Expand Take-Home Naloxone program to save lives: Commission
The commission recommends expanding the program to isolated and underserved communities
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Alberta is helping to “lead the way” with its Take-Home Naloxone program, with more than 2,300 opioid overdoses reversed as of Sept. 30, according to provincial numbers.
The program was started by Alberta Health Services, and hands out free naloxone kits to anyone who wants one. After legislative changes in early 2017, people didn't even need a prescription.
That number includes the overdoses reported to distribution sites when people replace their kits, and does not include overdose reversals performed by emergency responders.
In total, 30,972 kits have been handed out. Naloxone, which is typically injected, can reverse an overdose from fentanyl and other related opiates such as carfentanil, of which even a dose as small as a grain of salt can be fatal.
“We have one of the largest provincial Take-Home Naloxone programs in the country … additionally, implementing supervised consumption services across the province is another way in which I think the province has really taken a leadership role,” said Elaine Hyshka, co-chair of the Minister’s Opioid Emergency Response Commission, at an opioids update on Wednesday.
As of mid-August, 315 Albertans have died of fentanyl overdoses this year, compared to 368 for all of 2016.
The total number of all opioid-related deaths in the province last year was 586.
Despite the success of the Take-Home Naloxone program, the death rate is still “unacceptably high”, Hyshka said.
“I think that just speaks to the extreme toxicity of the illicit drug market in Alberta. And it’s getting increasingly toxic,” she said.
The province has accepted 12 recommendations from the commission, including to expand and enhance the Take-Home Naloxone program.
Other recommendations are to make funding available to Indigenous communities and organizations for prevention and treatment initiatives, and to boost the role Primary Care Networks play in urgent treatment, harm prevention and education.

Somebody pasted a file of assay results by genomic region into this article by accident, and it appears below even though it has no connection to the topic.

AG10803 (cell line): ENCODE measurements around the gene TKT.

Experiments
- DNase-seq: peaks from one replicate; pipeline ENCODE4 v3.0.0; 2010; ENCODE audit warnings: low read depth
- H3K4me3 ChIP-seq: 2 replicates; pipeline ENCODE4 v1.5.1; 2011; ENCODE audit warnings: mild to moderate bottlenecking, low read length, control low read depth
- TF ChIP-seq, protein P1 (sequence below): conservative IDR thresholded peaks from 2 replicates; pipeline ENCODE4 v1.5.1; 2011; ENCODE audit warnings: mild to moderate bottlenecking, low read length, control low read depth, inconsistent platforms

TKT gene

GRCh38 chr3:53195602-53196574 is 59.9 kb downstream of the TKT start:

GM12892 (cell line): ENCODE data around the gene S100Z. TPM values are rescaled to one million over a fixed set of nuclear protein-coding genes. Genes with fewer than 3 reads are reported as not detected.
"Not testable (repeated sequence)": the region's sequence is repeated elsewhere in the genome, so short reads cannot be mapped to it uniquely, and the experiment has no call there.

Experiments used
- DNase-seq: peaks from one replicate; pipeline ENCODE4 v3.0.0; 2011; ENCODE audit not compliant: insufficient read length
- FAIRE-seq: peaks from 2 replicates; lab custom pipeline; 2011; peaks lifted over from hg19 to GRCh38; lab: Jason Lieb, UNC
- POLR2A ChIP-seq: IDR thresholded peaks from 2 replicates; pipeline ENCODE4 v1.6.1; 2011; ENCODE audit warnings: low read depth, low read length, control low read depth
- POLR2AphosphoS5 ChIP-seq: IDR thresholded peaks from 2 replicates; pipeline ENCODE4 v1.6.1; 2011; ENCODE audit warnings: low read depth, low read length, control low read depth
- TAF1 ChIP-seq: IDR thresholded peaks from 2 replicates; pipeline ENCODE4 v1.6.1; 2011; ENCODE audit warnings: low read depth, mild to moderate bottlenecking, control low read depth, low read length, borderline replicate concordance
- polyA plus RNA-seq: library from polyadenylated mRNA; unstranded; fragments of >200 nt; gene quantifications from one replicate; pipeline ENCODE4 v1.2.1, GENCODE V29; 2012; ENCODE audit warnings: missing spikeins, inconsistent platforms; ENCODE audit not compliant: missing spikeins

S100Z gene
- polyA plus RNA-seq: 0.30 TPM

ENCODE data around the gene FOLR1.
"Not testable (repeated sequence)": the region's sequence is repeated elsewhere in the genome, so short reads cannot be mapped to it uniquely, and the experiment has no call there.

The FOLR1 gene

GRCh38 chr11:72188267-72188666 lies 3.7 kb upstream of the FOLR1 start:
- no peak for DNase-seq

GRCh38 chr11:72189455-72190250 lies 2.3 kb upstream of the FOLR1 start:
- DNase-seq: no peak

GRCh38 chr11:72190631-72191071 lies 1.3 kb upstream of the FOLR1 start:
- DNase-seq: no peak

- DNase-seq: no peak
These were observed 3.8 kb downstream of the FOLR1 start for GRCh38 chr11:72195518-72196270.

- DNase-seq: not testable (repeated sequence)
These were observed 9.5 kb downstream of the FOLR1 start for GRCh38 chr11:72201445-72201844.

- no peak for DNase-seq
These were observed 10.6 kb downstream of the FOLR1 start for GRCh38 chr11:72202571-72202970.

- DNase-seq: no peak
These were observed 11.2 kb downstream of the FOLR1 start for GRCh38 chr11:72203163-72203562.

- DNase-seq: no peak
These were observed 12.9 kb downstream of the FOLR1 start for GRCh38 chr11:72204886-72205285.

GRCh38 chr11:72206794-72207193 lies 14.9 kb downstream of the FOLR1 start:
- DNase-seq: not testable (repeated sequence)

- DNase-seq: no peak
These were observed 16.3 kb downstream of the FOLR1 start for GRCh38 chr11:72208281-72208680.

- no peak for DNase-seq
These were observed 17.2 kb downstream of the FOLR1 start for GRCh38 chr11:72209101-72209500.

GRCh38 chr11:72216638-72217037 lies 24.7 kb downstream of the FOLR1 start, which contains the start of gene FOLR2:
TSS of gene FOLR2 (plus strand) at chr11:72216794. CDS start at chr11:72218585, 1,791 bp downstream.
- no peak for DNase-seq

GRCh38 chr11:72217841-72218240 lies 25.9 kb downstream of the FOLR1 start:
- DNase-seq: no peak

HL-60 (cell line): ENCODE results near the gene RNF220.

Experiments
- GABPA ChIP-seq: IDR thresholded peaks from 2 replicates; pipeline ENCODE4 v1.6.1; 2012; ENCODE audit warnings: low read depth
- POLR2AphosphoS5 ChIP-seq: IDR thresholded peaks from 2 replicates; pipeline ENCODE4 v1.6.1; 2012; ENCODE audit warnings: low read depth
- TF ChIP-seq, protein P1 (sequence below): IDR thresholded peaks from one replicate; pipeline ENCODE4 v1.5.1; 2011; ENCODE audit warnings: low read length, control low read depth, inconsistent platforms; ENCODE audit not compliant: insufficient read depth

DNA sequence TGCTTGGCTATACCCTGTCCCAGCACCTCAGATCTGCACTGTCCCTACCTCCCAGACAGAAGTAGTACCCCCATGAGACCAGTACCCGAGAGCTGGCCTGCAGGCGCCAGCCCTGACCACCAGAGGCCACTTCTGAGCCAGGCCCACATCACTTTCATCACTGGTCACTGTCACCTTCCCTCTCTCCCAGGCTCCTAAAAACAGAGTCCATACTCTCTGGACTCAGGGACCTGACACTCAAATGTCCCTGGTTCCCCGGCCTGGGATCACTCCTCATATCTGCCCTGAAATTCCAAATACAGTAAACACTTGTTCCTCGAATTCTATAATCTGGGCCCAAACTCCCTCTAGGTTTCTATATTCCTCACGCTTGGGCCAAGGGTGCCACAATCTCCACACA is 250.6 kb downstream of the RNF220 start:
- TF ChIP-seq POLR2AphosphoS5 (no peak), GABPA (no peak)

The province has been working with the service industry and nightclub scene and holding training events to make sure these establishments are prepared in the case of an overdose.
Trevor Young, a manager at The Needle Vinyl Tavern, said his establishment moved towards bringing naloxone kits in August and all of their security staff is trained in administering the kits.
On Nov. 21, they are joining with Fruit Loop, an Edmonton LGBTQ organization, to hold a naloxone training session that is open to the public. It starts at 6:30 p.m.
“We like to promote a safe atmosphere for everyone that comes in here, artists and audiences alike,” Young said. “And a part of that is being prepared for the worst.”
The province has committed $3.8 million for the set up and renovation costs for six approved safe consumption sites in Alberta, including four in Edmonton. They have also committed to providing operational funding for the six locations.
Amy Graves, an advocate who lost her brother to a prescription opioid overdose in 2011, said a lot has changed since then, citing the support of safe consumption sites, the Good Samaritan law that prevents people from legal persecution if they call 911 to report someone overdosing, as well as expanding naloxone programs.
“I wish that was available when I lost my brother,” Graves said. “The more naloxone, the better.”